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Reactance is equal

  1. Jul 17, 2008 #1
    Now if we take the impedence for a circuit. Xc for the capacitive component and Xl for the inductive component and equate them, that is we equate the impedance then we can get the same impedance from both a capacitive as well as a inductive load, we get something like this.

    Now, in mathematical form,

    Xc = Xl

    1/2(pi)fc = 2(pi)fl

    so we can equate the capacitance and inductive impedances for a specific frequency.

    Now my question is using this, can we state that a low value capacitor can be used instead of a high value inductor from this? since the impedence is the same?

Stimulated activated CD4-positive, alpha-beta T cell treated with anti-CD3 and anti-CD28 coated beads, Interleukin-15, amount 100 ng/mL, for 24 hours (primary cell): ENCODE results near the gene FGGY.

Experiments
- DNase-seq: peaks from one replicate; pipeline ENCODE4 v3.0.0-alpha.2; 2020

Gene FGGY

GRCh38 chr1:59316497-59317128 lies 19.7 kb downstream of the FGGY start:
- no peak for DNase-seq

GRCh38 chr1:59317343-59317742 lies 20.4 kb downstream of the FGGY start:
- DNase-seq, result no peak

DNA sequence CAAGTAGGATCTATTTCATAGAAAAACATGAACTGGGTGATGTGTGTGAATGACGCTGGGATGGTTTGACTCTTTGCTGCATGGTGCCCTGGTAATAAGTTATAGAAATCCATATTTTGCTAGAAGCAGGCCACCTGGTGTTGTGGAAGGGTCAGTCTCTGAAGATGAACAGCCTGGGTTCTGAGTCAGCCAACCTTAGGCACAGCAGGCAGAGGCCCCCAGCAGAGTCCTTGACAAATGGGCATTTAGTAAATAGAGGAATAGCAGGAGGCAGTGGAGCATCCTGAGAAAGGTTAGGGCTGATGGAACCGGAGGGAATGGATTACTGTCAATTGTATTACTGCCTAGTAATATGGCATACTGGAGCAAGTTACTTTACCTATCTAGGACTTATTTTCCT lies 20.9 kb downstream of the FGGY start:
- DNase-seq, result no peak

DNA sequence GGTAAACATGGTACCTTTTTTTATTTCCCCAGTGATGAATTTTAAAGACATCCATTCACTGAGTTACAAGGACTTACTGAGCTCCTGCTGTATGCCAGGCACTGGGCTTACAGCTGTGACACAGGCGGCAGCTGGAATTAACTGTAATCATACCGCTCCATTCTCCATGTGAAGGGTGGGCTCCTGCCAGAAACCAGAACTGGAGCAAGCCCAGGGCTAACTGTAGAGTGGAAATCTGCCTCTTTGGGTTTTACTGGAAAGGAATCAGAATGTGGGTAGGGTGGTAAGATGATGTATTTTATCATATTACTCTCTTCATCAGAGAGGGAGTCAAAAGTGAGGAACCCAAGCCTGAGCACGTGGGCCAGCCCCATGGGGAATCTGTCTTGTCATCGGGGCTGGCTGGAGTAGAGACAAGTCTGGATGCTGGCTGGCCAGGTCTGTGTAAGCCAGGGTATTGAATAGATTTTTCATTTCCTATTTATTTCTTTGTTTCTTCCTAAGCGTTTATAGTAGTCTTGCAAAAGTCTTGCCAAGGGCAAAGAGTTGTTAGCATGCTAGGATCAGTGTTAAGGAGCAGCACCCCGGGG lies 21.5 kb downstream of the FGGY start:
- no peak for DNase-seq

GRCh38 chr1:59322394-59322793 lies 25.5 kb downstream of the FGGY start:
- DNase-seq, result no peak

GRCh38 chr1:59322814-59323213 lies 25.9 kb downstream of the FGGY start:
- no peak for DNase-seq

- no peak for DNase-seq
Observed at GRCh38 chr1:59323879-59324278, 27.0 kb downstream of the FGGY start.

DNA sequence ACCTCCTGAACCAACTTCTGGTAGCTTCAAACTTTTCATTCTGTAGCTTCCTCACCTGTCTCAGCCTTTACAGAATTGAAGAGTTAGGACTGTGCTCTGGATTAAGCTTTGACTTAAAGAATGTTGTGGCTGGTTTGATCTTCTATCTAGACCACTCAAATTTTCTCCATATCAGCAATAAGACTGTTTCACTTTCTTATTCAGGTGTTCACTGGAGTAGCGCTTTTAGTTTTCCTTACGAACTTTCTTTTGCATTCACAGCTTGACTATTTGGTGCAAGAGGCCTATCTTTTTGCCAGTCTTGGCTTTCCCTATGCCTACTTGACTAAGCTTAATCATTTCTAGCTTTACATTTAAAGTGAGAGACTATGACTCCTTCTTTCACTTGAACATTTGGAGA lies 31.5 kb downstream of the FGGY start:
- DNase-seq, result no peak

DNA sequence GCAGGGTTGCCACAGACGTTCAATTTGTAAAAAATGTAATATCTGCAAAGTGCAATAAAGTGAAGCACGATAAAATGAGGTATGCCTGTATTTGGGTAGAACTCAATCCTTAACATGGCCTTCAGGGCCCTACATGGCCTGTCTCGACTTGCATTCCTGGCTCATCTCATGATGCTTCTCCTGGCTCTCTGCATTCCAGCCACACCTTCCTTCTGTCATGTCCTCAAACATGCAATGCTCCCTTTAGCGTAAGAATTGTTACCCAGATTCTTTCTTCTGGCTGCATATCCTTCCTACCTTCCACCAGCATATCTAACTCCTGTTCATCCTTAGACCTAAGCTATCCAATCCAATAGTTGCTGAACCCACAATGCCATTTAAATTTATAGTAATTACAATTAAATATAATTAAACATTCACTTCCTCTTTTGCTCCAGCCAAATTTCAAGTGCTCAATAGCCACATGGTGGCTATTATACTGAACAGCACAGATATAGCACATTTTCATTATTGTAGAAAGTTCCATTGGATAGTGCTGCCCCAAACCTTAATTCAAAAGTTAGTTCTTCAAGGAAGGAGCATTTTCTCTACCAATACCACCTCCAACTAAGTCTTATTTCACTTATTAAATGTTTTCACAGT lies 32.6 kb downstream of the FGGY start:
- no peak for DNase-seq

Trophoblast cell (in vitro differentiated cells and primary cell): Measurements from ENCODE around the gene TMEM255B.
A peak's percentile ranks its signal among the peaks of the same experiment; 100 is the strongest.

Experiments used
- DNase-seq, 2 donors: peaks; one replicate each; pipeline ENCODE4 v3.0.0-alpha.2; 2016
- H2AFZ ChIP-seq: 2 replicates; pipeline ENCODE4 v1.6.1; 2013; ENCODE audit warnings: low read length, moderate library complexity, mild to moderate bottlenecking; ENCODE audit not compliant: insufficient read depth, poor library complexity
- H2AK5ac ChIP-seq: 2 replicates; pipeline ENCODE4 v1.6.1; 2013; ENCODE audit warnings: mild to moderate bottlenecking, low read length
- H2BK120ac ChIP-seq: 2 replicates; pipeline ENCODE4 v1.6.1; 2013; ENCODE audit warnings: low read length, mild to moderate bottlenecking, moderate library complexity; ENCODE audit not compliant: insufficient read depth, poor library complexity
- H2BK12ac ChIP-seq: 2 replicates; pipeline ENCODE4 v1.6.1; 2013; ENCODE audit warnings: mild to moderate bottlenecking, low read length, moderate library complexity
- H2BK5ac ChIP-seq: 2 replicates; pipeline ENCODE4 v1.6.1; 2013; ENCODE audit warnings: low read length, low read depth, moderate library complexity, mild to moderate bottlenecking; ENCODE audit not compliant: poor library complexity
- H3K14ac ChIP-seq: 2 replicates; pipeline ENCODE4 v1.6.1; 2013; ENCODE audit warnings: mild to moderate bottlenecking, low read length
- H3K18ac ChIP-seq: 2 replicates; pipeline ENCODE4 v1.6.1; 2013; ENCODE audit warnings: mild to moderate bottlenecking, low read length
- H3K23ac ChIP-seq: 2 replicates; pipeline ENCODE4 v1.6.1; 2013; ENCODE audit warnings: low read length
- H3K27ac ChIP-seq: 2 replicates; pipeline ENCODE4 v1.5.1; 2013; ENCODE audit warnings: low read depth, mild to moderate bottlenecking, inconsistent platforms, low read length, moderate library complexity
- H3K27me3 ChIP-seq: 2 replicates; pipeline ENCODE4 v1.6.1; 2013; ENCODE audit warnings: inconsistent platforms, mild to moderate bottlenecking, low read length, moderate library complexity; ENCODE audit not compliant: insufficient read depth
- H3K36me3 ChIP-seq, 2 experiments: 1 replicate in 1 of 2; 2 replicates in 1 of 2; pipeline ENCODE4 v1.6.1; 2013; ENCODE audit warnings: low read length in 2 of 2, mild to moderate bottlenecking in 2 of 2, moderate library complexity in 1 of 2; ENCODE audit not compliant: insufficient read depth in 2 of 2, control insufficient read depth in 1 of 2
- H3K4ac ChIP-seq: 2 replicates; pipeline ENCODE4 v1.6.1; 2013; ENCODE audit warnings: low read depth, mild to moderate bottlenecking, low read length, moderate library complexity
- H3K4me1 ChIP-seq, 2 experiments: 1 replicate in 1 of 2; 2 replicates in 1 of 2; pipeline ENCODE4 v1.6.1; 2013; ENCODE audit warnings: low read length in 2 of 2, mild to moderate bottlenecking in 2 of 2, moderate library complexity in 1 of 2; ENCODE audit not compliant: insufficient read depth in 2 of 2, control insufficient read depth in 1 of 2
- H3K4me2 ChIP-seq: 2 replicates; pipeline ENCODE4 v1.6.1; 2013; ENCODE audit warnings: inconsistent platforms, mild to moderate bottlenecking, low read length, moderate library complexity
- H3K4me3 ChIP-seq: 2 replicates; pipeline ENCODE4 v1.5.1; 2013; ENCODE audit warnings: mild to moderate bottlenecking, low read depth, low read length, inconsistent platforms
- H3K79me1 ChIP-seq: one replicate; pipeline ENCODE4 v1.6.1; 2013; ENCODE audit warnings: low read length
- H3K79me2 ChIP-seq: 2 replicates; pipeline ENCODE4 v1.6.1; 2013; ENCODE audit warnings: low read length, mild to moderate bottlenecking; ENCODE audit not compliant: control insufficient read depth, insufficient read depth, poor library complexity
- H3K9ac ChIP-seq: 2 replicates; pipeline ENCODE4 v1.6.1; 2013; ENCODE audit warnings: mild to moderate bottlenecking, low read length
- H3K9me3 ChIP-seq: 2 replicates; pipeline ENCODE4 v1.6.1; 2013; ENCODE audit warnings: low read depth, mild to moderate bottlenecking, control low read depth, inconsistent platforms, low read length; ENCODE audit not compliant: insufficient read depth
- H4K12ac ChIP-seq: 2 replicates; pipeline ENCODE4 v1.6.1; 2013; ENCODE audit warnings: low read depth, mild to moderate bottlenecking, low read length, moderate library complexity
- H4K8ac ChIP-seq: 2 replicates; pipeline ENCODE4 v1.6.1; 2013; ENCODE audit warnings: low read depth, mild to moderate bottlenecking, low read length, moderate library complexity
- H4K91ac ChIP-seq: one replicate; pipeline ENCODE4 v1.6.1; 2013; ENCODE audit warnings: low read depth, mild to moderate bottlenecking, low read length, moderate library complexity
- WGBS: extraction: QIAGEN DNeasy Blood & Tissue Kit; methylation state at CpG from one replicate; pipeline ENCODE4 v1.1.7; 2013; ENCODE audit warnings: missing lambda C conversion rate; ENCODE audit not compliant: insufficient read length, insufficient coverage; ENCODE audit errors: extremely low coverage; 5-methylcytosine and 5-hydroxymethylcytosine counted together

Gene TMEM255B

I have heard that it is not possible, so Im just a bit confused, what exactly impedence.

    I understand that a capacitor has lagging current and an inductor has leading current and all that and I understand that therefore they are not that simple to be interchanged.

    But If the Independence are equal, then they must have the same effect on the circuit right? So, can't they be interchanged? That is my question.. Although I am a bit confused... :confused:
  2. jcsd
  3. Jul 17, 2008 #2
    You are mistaken: you cannot make the reactance of a capacitor the same as an inductor. The impedance of a capacitor is 1/(j*2 pi f * C), which means that its reactance is -1 / (2 pi f * C). A capacitor and an inductor will always have opposite signs.
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